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Are There Lucky People? - by Steven Gillman

Most of us know lucky people, those who seem to lived a charmed life. They may not even be all that smart, and yet they seem to almost stumble into good situations. Opportunities open up for them, things are "handed" to them. Perhaps they win in the stock market, find a dream job, or get married to their ideal spouse.

Then there are the unlucky people. Maybe you know a few of these as well. Some of them may even be very intelligent or well educated, and yet they're unlucky in love, lose money on investments, miss opportunities, and have unexpected bad things happen.

You might be somewhere between these two extremes. You have some good luck, and you have your share of "bad luck" as well. But have you ever tried to learn how to be one of the lucky people?

Generally there are two approaches to the idea of luck. Some think it is a random or mysterious thing that we have no control over, while others say it doesn't exist, that what we call luck is hard work, or a lazy way to explain cause and effect. Yet we all see that some people have easier successes, whether we call it luck or not. What both approaches tend to miss is the obvious question: How can you become one of these "lucky people"?

The answer to that starts with avoiding that mistake right there. Stop arguing about definitions. It's more profitable to make good things happen. Does it really matter if you earn the title of "lucky" even though you feel that "luck" had nothing to do with it? The bottom line is that good results are good results, whatever they are called.

One Thing Lucky People Do Differently

There are many things that lucky people do differently, and there is even serious research that demonstrates this. It has been shown that people who are identified as lucky smile more often, for example. And among those who are superstitious (entirely unnecessary for luck), the research shows lucky people have more positive beliefs, like crossing the fingers, while those who avoid black cats and fear the number thirteen have less luck.

Of all the many things that lucky people do differently, though, perhaps one of the most effective is simply asking for things. How many of us don't ever ask for a nicer table in a restaurant, or ask for a raise at work. Doing so doesn't guarantee anything, but asking certainly increases the odds of receiving. It's safe to say that you'll get more raises and nice tables in life if you ask.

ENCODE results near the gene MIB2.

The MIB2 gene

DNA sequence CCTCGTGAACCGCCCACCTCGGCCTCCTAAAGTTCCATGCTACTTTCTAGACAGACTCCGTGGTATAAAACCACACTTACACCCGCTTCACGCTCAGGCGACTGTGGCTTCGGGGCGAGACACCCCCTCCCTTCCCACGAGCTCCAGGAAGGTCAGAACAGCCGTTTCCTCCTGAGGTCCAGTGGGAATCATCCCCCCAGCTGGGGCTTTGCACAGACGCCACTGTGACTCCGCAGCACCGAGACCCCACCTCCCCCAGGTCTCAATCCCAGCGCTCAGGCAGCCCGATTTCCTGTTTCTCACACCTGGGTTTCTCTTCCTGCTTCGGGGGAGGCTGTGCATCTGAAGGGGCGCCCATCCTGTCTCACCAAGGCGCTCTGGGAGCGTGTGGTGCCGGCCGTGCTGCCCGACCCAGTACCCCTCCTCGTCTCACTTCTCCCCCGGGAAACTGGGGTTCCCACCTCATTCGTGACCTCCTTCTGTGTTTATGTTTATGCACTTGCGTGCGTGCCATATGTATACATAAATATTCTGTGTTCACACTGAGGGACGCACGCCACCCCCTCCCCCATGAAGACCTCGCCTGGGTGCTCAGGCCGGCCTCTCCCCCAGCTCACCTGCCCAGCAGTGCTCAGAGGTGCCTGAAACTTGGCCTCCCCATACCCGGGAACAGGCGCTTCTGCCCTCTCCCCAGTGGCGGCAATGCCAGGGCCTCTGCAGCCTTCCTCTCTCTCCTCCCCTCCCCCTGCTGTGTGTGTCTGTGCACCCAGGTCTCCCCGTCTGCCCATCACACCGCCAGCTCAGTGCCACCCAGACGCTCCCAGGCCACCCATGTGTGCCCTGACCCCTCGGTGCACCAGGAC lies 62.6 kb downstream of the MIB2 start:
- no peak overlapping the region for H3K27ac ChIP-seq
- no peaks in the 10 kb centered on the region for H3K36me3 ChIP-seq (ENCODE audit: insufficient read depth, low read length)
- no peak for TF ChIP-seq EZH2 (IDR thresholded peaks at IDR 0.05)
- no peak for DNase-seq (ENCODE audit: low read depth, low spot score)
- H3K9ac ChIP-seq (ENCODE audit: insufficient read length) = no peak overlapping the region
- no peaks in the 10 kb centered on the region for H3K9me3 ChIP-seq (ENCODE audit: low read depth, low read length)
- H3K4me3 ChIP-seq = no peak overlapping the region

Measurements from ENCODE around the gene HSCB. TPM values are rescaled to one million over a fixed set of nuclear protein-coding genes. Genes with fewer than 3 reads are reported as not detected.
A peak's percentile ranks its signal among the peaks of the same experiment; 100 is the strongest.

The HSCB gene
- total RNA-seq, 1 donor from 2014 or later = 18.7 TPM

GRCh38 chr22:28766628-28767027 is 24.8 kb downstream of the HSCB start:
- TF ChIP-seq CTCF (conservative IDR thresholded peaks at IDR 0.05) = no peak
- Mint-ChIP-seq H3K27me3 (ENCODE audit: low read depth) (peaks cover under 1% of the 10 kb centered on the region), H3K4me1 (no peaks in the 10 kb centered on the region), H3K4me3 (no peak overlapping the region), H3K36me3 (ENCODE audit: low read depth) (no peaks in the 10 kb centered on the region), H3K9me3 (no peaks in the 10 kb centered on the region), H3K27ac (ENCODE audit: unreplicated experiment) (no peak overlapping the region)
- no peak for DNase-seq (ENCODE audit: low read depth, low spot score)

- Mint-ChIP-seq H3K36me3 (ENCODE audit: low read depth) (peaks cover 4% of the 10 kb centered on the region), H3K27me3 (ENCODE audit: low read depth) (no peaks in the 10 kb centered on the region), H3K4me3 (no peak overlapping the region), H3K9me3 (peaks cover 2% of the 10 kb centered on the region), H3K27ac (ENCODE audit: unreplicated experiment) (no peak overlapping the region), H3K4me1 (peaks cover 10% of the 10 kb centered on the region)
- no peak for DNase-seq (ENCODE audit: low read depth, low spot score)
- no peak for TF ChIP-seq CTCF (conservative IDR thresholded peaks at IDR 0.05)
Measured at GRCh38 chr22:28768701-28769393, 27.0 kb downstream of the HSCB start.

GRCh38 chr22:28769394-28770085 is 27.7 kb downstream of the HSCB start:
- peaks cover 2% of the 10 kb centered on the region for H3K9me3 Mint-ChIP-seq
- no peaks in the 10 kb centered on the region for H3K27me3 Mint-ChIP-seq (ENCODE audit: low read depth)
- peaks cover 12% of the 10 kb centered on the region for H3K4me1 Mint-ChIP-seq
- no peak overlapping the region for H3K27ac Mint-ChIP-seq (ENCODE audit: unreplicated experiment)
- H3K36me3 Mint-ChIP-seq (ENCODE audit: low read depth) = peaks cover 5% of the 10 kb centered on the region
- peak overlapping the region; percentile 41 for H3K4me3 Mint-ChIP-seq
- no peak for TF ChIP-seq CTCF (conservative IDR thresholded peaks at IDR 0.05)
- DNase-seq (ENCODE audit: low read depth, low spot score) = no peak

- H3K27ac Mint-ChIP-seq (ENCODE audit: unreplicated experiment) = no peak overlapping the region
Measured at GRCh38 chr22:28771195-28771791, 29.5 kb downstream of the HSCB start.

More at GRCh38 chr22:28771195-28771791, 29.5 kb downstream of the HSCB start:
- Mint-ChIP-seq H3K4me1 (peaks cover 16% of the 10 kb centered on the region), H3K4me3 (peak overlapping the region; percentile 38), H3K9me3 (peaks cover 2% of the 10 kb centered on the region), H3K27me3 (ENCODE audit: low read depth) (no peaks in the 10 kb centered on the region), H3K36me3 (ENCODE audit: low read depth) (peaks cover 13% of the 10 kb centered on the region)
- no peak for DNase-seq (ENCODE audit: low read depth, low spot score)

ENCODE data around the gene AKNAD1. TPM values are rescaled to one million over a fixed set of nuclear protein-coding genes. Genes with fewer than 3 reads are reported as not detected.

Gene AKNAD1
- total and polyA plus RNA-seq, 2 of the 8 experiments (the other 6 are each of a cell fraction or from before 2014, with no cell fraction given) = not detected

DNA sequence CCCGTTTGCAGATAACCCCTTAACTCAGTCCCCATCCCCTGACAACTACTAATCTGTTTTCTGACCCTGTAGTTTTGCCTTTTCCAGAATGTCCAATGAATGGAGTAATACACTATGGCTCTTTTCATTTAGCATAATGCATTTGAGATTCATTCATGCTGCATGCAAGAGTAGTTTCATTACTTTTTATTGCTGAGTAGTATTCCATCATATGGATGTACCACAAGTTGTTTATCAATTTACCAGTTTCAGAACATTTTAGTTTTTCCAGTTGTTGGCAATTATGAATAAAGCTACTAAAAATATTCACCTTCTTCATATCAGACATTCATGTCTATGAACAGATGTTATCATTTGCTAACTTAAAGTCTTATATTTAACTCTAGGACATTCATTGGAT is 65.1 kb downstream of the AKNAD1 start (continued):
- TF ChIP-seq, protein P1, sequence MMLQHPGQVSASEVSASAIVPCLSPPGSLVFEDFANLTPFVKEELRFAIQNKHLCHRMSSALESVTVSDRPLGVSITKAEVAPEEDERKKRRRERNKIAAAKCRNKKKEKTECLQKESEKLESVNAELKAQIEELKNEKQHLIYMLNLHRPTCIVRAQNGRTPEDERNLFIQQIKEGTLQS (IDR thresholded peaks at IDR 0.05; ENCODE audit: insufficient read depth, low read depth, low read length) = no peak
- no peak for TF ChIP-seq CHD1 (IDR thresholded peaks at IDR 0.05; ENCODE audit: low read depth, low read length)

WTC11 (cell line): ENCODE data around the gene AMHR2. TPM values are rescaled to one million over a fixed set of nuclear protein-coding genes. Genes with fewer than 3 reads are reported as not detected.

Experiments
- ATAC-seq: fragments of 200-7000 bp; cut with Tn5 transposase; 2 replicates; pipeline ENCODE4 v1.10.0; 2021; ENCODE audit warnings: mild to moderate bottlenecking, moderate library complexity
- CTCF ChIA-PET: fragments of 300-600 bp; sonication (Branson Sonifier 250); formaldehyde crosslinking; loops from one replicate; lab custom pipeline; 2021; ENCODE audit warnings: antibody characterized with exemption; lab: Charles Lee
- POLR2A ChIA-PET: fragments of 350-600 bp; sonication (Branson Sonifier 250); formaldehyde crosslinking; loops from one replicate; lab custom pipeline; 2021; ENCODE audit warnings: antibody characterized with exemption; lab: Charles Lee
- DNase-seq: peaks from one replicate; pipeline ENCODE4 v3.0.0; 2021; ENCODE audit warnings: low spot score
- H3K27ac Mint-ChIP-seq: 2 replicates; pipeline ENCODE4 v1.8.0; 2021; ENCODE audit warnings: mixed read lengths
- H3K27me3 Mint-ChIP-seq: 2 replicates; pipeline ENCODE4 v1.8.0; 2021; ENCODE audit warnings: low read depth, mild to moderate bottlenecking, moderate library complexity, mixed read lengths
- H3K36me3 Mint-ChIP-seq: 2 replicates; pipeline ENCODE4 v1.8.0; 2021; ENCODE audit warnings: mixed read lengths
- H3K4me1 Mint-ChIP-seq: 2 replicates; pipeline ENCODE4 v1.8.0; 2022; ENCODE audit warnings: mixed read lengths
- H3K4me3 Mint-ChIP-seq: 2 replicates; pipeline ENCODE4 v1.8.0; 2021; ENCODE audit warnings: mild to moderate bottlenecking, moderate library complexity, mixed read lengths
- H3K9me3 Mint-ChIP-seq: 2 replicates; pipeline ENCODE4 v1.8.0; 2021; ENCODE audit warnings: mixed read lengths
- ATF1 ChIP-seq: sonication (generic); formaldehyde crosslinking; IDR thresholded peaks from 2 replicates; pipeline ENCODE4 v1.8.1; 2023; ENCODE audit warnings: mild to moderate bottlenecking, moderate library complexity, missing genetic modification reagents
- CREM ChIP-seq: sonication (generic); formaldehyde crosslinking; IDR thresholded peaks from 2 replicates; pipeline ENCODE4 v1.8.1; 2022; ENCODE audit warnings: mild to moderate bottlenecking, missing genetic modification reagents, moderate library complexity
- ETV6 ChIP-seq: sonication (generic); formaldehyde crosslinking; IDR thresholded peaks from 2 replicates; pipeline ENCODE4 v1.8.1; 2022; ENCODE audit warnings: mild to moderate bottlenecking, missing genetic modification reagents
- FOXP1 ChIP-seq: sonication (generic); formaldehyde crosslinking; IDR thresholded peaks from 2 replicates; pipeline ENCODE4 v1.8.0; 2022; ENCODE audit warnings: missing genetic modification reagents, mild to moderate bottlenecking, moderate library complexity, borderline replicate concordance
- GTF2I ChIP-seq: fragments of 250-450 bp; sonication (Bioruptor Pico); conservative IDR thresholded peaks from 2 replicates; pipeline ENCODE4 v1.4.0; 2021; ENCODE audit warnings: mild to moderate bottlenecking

For example, in his book, "Screw It - Let's Do It," Richard Branson tells the story of how he bought a 3,000,000 pound island for $180,000. That's just 7% of the asking price, by the way. Here's the short version of how he did it: he asked. I imagine there were those who would have loved to get the island for twice what he paid, since that would still be an 86% discount. But they probably never made the offer, embarrassed to ask for such a low price.

As a young man I bought my first house by advertising. I put a small ad in the paper saying I was looking for a small home with a small down payment and seller financing. I got a call and soon bought my first home. Ask and you shall receive, as the saying goes.

So are there lucky people? Yes, and if you want to be one of them, consider the following three premises:

  1. "Lucky" people are those who have more happy surprises and good situations in their lives.

  2. Their good luck is a result of the way they think and act.

  3. You can become one of them by learning and applying certain principles (like the one above).

Copyright Steve Gillman.
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